The Best Apps for Law Students

Are you just starting law school? There’s an app for that!  In the past, new law students were taught that beginning law school meant investing in a few essential books and supplements.  A good law dictionary, hornbooks, and casebook supplements were typically on every law student’s first-semester shopping list. But now, rather than buying stacks of books, you can achieve the same levels of preparation through several apps made for law students. Many law school apps are free (ask your law librarian for help).  Other law school apps may require payment, but oftentimes even those are less expensive than the hardcopy books of the past.  Here are 6 apps that can help you prepare for a successful year of law school. 


Black’s is the standard in law dictionaries.  A law dictionary is a non-negotiable part of any law student’s library, either in hard copy or digital form. No matter how well-versed in the law you may be before entering law school, you will undoubtedly come across words you’ve never seen before as you read cases and statutes. It’s vital that you understand what those words mean, so that you can understand what you are reading and be fully prepared when called on in class.  This is why a law dictionary is one of the best apps for law students that you can download.  Black’s costs about $54; if that is outside your budget there are free options you can download instead, like NOLO’s Plain English Law Dictionary. 


Law Dojo is a fun and challenging app to help you prepare for law school.  It will test your knowledge on basic law and civics and introduce you to material that you’ll need to become familiar with in law school.  Many students enter law school without a basic understanding of civics and general legal concepts, so this app will help you get a head start.  And the bonus is it’s fun! There are free and paid options for this law school app. 


Flash cards are a great study tool for law school. Quizlet is a free app that can allow you to make your own cards, share them, view cards made by others, and have access to your cards wherever you are. Quizlet flashcards will mainly help you with memorization, although you can create some to test your ability to analyze as well.  For flashcards with short hypos, which test your understanding of legal concepts and real-world application, check out the Law in A Flash app, which is an extension of the traditional flash card series used by law students for generations. 


Organizing your notes in law school is vital.  Evernote is a great app to help you do just that.  With Evernote, you can add things to your class notes, like pictures, pages from the web, checklists, and more. It will also sync across all of your devices which makes it easier for you to access your notes and study from anywhere.  There are free and paid versions of this app.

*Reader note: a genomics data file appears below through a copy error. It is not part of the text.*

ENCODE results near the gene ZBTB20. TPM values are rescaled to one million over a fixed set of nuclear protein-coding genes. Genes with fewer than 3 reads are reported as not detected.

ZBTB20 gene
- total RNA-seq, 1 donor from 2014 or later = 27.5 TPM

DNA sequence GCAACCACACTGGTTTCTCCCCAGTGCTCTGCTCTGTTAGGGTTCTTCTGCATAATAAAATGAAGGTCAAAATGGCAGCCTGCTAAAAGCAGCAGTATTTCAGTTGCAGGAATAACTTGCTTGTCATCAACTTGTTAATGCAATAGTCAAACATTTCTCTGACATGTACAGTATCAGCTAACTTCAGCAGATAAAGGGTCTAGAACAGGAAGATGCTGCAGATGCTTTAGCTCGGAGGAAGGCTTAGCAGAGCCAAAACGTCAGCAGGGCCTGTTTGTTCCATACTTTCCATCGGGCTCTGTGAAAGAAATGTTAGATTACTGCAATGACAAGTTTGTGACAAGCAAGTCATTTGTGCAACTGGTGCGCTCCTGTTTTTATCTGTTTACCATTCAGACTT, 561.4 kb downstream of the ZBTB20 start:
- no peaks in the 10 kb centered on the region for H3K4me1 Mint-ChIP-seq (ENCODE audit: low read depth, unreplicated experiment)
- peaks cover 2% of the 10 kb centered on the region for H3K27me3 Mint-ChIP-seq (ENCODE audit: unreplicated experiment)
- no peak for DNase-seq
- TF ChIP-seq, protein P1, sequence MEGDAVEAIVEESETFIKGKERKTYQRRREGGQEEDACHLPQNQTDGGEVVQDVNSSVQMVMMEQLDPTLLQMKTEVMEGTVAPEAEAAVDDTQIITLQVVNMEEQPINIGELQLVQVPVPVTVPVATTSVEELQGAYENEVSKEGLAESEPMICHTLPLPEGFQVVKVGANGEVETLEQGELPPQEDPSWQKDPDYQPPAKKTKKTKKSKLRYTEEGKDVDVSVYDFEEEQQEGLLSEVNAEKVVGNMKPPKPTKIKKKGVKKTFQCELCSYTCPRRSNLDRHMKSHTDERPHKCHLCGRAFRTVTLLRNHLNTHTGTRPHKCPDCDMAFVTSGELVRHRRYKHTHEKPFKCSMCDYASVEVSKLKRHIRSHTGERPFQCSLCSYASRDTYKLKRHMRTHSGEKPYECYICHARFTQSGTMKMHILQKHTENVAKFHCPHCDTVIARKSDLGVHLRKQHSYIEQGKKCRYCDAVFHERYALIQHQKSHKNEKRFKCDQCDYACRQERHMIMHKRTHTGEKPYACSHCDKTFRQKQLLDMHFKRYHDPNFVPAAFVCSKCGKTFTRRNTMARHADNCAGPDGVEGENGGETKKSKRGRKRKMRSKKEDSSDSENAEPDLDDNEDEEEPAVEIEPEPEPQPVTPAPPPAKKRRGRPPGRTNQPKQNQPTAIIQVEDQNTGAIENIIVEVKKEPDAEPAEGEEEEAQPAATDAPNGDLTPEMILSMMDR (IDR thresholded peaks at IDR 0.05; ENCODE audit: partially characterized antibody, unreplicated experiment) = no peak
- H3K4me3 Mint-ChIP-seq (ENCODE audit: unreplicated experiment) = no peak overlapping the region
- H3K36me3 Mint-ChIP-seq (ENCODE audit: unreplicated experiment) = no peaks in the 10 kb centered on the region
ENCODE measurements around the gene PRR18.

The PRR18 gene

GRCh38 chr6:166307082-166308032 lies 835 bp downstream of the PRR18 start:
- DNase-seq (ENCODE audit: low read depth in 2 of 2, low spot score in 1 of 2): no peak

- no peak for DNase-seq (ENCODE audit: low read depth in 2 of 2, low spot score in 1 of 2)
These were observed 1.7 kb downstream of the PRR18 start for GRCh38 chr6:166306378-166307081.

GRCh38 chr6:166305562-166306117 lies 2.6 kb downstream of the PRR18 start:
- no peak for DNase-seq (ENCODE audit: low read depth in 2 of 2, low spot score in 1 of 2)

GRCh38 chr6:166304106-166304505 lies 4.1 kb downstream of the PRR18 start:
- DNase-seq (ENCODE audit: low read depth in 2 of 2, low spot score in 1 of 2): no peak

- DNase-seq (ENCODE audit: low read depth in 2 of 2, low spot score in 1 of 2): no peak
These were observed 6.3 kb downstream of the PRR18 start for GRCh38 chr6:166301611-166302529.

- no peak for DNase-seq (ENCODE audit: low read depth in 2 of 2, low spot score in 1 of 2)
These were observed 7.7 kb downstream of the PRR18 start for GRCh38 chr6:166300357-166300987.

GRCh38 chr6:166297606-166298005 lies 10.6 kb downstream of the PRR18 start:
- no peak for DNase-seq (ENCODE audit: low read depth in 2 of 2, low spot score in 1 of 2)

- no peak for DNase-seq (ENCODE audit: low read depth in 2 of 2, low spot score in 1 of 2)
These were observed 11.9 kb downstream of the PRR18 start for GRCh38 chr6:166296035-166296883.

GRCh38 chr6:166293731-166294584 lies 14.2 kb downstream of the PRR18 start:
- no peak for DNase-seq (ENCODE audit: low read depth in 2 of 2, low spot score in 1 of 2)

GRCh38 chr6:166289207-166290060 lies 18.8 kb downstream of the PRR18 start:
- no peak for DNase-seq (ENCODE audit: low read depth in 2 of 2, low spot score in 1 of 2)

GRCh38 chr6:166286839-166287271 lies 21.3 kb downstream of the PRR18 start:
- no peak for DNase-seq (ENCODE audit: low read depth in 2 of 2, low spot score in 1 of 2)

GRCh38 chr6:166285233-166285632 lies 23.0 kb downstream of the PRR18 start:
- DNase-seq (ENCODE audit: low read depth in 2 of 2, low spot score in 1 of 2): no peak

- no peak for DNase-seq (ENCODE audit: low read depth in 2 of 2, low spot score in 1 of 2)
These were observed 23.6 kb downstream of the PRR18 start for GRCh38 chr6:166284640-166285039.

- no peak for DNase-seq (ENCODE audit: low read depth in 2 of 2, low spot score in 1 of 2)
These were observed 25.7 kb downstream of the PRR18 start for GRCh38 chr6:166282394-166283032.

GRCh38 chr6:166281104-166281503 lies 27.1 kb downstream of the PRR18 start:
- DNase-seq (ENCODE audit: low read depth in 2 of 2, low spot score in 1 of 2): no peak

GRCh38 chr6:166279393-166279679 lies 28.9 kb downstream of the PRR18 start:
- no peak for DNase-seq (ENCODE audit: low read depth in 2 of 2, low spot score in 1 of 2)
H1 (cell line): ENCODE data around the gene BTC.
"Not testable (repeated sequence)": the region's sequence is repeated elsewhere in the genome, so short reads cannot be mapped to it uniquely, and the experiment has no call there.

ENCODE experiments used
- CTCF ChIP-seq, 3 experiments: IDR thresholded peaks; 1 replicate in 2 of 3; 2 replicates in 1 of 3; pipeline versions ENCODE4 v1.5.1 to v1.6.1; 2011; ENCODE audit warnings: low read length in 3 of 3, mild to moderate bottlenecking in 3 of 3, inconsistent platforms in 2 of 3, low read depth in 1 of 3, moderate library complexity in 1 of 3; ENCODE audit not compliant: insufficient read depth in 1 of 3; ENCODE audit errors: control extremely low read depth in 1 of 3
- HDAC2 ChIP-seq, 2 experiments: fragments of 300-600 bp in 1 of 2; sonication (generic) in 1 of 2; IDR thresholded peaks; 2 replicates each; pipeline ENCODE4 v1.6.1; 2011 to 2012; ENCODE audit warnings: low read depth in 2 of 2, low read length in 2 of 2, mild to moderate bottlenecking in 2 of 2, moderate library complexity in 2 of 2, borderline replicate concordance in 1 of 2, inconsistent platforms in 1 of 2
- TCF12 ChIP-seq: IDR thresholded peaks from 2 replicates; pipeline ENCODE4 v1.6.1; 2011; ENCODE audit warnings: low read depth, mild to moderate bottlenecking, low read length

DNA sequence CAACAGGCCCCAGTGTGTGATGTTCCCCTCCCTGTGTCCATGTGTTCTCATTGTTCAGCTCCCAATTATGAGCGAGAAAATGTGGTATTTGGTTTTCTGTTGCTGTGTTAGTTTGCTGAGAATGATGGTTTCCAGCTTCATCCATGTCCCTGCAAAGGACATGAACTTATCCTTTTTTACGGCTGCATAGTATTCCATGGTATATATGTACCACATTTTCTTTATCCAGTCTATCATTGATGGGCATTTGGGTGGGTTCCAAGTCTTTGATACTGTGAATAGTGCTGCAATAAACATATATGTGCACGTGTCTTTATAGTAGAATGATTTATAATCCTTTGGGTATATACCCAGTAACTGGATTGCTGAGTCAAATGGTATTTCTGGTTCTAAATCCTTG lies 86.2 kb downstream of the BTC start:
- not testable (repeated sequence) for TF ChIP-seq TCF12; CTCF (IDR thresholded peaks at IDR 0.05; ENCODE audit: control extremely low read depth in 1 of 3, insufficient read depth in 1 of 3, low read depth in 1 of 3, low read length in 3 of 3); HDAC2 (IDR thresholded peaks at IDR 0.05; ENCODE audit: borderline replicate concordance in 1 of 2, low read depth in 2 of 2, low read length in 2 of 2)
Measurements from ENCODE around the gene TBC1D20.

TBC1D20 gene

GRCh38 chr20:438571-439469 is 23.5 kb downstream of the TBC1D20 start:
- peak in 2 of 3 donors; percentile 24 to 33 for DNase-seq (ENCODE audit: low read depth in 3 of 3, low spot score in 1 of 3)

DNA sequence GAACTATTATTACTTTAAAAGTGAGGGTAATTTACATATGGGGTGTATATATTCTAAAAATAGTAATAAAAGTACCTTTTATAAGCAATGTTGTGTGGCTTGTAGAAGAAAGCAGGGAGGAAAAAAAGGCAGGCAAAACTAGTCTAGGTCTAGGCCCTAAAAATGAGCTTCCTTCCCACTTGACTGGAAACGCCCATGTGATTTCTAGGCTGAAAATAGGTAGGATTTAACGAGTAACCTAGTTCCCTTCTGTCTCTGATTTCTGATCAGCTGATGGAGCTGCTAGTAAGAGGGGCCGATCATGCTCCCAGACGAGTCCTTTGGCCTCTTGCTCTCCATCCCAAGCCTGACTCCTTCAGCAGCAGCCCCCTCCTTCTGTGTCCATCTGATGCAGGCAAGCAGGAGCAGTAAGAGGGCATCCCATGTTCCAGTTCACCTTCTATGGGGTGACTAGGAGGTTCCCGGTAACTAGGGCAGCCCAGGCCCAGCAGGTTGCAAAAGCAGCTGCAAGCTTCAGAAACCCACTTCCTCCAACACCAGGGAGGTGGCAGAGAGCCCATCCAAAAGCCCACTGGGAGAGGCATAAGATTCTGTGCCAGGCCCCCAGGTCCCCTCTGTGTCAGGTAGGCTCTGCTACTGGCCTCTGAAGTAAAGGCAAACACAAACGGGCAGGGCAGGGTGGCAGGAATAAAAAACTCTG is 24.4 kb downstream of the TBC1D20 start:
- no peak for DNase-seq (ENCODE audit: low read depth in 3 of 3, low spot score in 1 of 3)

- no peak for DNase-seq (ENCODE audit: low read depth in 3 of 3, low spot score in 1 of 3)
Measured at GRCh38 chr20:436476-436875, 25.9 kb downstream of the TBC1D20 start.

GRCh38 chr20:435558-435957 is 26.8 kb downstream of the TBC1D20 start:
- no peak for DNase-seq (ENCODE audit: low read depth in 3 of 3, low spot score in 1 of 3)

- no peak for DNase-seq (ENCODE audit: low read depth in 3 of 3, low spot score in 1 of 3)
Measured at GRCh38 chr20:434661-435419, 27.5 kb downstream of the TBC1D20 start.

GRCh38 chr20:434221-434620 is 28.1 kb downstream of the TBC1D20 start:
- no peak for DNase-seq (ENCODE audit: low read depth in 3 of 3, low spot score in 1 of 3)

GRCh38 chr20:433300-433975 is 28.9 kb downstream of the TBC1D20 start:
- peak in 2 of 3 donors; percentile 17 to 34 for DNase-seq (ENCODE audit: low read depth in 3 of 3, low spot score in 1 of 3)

Paper planners are great, but sometimes they can be impractical. My Study Life is a great organizational tool for law students. Time management is a skill you will need to develop in law school and continue throughout your career.  Procrastination is the enemy of a successful law student! It’s important to give yourself enough time to prepare for class, read and brief your cases, and review notes every week.  You’ll also need to schedule time for outlining and studying as the semester progresses. The My Study Life app allows you to organize your classes, assignments, and exams. You can also set reminders, track your progress on assignments, and find the perfect time to study using this app.


Law school is stressful.  It’s important to set yourself up for success in law school both academically and mentally.  A good meditation practice can help with that. Headspace is just one of many apps that can help you make sure to set aside time each day to reset and de-stress. You can follow a program for daily accountability, do short meditations specific for certain situations, listen to sleep stories to help you calm your mind at bedtime, and much more.  Headspace has a limited free version, and a fuller paid version (as do many similar apps such as Calm and Insight Timer).  However, for a completely free version you can try the Healthy Minds Program app or UCLA Mindful

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